Lincoln Fountain

LMU's Lincoln Fountain is an environmentally responsible, recirculating water structure that serves as a focal point at the university's main entrance on Lincoln Boulevard (CA-1/Pacific Coast Highway) and LMU Drive. Reminding us of the centrality of water in our lives, the fountain is a symbol of life and renewal and welcomes all who visit the LMU community. In its majesty, the Lincoln fountain demands attention from passersby, and it is an iconic landmark associated with LMU and Los Angeles.

As the Lincoln fountain boldly engages visitors near and far, LMU has undertaken significant steps to offset the fountain's minimal water usage and to raise awareness of California's drought. For more information about LMU's nationally acclaimed sustainability, green, and recycling efforts, please visit LMU's Green Website. In collaboration with municipal water districts and authorities, LMU continues to lead and maximize water conservation efforts and programs.

Fountain Facts and Related Information

  • The fountain requires about 45,000 gallons of water, a little more than the average swimming pool, and it recirculates the water, so there is minimal water consumption. For context and through evaporation, the fountain uses the same amount of water as 1.7 showers/week.
  • In the past few years, LMU has reduced its water consumption by more than a million gallons per year (estimated), which represents many times the total water consumption of the Lincoln Fountain.
  • Due to evaporation and splashing, the fountain loses roughly 3 percent of its water volume annually, the equivalent of a brief shower per week.
  • The fountain is operated periodically to remain in working order. It is more ecologically responsible to fill it once and operate it on a limited basis than to fill it three or four times a year for maintenance.

Other Measures Taken to Reduce Water Consumption at LMU

  • We removed 210,000 square feet of turf on Drollinger Field, which saved an estimated 1 million gallons of water.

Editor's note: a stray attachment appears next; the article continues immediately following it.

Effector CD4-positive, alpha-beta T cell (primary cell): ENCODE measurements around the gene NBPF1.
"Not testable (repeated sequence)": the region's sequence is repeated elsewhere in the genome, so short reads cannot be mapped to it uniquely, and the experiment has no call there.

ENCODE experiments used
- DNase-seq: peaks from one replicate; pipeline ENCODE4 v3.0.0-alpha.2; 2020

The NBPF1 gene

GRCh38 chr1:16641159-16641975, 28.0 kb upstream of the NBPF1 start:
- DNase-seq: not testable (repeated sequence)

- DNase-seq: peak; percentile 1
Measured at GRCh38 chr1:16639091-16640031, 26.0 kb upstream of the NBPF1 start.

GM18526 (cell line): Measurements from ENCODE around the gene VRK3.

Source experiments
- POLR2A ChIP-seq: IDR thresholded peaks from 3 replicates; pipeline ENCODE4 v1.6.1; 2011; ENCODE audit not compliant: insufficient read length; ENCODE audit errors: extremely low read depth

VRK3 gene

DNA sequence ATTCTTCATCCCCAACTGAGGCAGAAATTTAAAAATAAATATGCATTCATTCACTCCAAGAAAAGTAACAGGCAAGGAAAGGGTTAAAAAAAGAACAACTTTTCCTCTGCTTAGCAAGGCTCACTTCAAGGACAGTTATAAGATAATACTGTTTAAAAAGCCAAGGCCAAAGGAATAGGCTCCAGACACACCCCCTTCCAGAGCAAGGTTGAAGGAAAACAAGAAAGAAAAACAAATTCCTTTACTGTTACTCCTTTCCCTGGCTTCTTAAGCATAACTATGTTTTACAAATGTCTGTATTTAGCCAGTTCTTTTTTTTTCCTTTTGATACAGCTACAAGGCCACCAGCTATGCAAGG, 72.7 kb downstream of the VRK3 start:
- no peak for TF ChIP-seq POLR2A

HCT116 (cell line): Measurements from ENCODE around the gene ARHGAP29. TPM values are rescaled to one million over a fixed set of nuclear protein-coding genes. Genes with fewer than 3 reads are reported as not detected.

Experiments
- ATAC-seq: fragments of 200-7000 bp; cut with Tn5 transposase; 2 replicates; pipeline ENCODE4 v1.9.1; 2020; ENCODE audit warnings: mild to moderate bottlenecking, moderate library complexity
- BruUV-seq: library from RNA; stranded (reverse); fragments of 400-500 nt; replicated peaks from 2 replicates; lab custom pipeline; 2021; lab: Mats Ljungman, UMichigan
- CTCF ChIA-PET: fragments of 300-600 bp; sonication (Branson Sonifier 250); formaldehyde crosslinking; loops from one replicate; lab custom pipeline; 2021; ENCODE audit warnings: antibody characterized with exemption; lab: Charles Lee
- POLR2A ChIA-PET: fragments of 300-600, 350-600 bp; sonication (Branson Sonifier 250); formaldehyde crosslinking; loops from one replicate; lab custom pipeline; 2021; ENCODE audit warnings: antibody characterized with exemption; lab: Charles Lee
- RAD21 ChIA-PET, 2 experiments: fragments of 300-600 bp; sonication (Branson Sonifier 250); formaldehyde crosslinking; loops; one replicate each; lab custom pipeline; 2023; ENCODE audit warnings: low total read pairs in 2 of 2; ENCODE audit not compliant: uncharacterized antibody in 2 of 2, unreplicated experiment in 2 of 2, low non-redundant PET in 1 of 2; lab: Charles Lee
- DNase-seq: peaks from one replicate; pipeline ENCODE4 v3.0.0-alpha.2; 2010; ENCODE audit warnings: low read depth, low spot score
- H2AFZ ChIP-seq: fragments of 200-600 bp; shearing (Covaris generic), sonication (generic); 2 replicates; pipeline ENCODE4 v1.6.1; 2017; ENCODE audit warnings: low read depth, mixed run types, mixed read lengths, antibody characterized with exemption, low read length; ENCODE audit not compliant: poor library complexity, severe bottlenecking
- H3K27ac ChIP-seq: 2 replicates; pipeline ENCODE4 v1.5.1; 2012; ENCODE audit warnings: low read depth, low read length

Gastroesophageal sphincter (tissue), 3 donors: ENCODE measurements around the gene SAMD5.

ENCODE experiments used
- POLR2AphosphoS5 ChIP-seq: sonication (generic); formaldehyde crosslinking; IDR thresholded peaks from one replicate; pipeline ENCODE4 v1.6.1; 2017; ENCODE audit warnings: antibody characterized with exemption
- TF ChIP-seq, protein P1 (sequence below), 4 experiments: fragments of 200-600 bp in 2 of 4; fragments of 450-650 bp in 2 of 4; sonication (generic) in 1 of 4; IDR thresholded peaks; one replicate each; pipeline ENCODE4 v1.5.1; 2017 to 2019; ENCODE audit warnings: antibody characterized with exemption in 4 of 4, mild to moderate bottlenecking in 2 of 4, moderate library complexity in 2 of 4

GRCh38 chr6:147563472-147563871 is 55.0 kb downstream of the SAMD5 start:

• 75% of our campus landscape uses reclaimed water for irrigation.
  • We installed low-flow aerators on sinks and low-flow shower heads across campus to reduce sink and shower water consumption by 55 percent.
  • We expanded low-volume-per-flush toilets across the campus.
  • We replaced aging washing machines with Energy Star Units that save an estimated 880 thousand gallons a year.
  • We removed turf/grass and plants with heavy water requirements and replaced them with drought-tolerant plants.
  • We deployed rainwater/atmospheric condition sensors for landscape irrigation to reduce water usage.
  • We maintain chilled and hot water loops with storage tanks to reduce water loss.
  • We placed rain barrels in our campus garden to reduce potable water use.
  • We further integrated environmental sustainability topics into our curriculum:
    • students gather condensate from HVAC equipment on the roof of the Life Sciences Building and use it to irrigate nearby plants;
    • environmental science major/minor, engineering programs, biology, chemistry, and other programs, business classes on sustainability in undergraduate and graduate programs, CURes, sustainability certificate programs, The Bay Foundation, Urban Studies program.
  • Our green rooftops on Drollinger Parking Plaza and the Life Sciences Building reduce runoff.
  • We promote water saving programs in partnership with our student government to reduce water use by students.